Is texting good for your mental health?

Hannah Natanson shared in The Washington Post that texting gets a bad rap. It’s blamed for everything from fostering social isolation to increasing teens’ risk of ADHD to driving down adolescent self-esteem to damaging the spine — a phenomenon known as “text neck.”

But some technological and medical experts say the negativity is unfair and overblown. Texting can and should be a positive force in people’s lives, both in terms of emotional and physical health, they say — so long as it’s used correctly.

“I have a reputation as sort of being the Darth Vader of anything that has to do with texting,” said MIT psychologist Sherry Turkle, author of “Reclaiming Conversation: The Power of Talk in a Digital Age.” “Which, of course, is not really what I have said or am saying — the problem really isn’t that people have this new, interesting, intimate way of touching base … the trouble is what happens to a face-to-face conversation if your phone is always there.”

If done well, Turkle and other experts said, texting can improve interpersonal relationships, help people deal with traumatic events and bridge intergenerational gaps.

Research backs this up: A 2012 study conducted by psychologists at the University of California at Berkeley found that sending and receiving text messages boosted texters’ moods when they were feeling upset or lonely. Read more

Screen Time Use Linked to ADH

The study, published Tuesday in the Journal of the American Medical Association, tracked 2,500 teens over two years and monitored their usage and symptoms.

It doesn’t prove a causal link. The study also didn’t rule out other possible causes such as lack of sleep, family stress at home or a family history of the disorder. But it was the first longitudinal study to follow so many teens over a two-year period, according to experts, going straight to an issue that pits parents and teachers against the tech industry in a battle for children’s attention.

“I don’t think it’s reason for panic. But I’m a clinician who sees kids with ADHD all the time, and I don’t want to see an increase,” says Jenny Radesky, a University of Michigan assistant professor of pediatrics, who specializes in developmental and behavioral health.

“Executive function and flexible problem solving—all that matters for long-term success,” she said. “Even if it’s a small increase in ADHD, I think that’s important.” Such skills are often affected by ADHD. Dr. Radesky, who wrote a JAMA editorial about the new study, wasn’t involved in the work.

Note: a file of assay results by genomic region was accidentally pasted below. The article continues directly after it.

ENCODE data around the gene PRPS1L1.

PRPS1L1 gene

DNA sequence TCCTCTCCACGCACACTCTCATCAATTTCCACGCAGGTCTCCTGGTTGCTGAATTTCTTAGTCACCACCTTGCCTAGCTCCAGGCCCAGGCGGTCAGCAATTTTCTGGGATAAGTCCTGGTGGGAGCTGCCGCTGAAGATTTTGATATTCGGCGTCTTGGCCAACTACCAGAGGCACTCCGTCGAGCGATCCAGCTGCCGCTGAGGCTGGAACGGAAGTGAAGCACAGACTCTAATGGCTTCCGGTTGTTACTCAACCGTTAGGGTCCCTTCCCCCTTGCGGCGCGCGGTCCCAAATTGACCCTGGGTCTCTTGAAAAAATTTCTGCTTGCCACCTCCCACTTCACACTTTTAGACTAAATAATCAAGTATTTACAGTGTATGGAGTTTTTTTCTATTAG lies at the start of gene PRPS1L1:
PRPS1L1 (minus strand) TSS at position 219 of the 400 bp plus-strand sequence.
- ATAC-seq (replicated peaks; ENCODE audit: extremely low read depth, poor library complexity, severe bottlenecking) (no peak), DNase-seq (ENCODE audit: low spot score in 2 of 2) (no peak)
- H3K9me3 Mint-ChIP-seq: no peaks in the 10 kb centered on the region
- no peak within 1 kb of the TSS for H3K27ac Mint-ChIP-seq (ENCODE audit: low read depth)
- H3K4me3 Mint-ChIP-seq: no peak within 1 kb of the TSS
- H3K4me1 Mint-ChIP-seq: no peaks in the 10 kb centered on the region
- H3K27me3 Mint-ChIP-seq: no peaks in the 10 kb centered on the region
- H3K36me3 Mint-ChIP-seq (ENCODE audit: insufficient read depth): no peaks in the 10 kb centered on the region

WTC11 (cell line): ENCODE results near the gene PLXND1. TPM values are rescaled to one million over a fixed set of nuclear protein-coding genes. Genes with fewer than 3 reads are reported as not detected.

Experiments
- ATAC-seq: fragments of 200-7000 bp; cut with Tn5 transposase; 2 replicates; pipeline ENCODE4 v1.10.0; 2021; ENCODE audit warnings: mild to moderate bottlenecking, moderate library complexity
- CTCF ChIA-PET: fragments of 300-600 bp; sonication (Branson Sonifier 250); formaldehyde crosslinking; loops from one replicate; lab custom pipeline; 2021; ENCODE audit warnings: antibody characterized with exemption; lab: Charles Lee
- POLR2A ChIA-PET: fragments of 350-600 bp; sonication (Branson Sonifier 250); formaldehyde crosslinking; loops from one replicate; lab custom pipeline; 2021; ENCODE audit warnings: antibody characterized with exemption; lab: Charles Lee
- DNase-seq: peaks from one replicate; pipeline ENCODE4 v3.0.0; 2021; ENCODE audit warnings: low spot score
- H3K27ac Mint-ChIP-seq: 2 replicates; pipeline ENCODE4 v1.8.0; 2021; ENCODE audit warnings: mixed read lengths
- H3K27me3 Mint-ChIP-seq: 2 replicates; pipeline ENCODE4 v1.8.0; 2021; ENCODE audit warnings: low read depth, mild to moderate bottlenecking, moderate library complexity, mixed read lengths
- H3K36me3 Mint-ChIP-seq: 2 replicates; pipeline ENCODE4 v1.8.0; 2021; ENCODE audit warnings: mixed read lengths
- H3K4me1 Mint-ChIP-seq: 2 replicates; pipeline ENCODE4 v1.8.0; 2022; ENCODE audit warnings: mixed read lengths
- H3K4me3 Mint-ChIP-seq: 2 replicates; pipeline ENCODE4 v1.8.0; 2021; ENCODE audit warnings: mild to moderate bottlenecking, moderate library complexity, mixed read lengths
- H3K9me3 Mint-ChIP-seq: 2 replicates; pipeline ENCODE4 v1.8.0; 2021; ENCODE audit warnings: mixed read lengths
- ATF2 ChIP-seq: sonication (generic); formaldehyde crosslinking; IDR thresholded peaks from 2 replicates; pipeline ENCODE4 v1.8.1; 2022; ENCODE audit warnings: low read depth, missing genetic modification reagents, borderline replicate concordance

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Self-Care: The Journey to Maintain a Healthy Lifestyle

Paired with our expertise, the team at Jumo Health shared that encouraging a healthy lifestyle is essential for the growth and development of our youth. When we teach our kids self-care practices, they are likely to maintain these practices in order to evolve and thrive from adolescents into healthy adults. Self-care does not just pertain to physical health but it includes mental health as well. While childhood obesity and mental illness are not always mutually exclusive, they are commonly diagnosed as a result of the other.

Nearly 1 in 5 school age children and young people (aged 6 to 19 years) in the United States has obesity. Children who suffer from obesity are teased more than their peers of healthy weight, and therefore are more likely to suffer from social isolation, depression and lower self-esteem. However, there are ways in which we can encourage our children to take care of their body and their mind. Here are three self-care practices to start incorporating into our everyday lives:

 

Power a Healthy Mindset with Knowledge

According to Sarah Katula, an Advanced Psychiatric Nurse, conversations about the mental health of another person should begin with a casual chat. This facilitates the opportunity for a loved one or friend to point out a noticed behavior without accusation. In the particular scenario of childhood obesity, this is a conversation that will likely be started by a parent who notices a change in their child. Coping with any diagnosis can be challenging, and growing up diagnosed with obesity has its own particular set of challenges. Read more

The Habits of Highly Successful People

     Milan Krstovic, Jr. Media Relations Associate, at  Porch and her team shared that perhaps we should forget “The 7 Habits of Highly Effective People.” These days, gurus across the internet claim dozens of routines will put you on the path to fulfillment. In one camp, there are the evangelists of wholesome habits: Get up early, make your bed, and exercise, and you’ll inevitably encounter success. Then you have the mindfulness contingent, who says daily meditation will deliver clarity to even the most frazzled capitalists. Other habit-based programs take consistency to the extreme, suggesting eating and wearing the same things each day. If you’re skeptical of these well-intentioned suggestions, don’t kick yourself for your cynicism. It’s hard to know if any of these habits truly work for you––or anyone.

That’s why Data for Stories  experimented on its own, surveying over 1,000 people on how successful they feel in several major life areas. They then asked them about their habits to gain a statistical view of the practices that correlate most closely with fulfillment. If you’ve wondered which habits allow other people to achieve their purpose and prosperity, you won’t want to miss the results. Read on to see how successful people consistently spend the one resource they can’t replenish: their time. Read more

Summer Reading Programs 2018

Below you’ll find a list of summer reading programs that will get your kids free stuff like free books, money, gift cards, movies, and more.

Having a tough time getting your child interested in reading this summer? Try downloading a free kids book on your Kindle to get them on board.

Between these summer reading programs, free summer moviesfree summer bowlingfree summer skating, and all the other summer freebiesyour kids will be very busy this summer! Read more

The Best Diet for Depression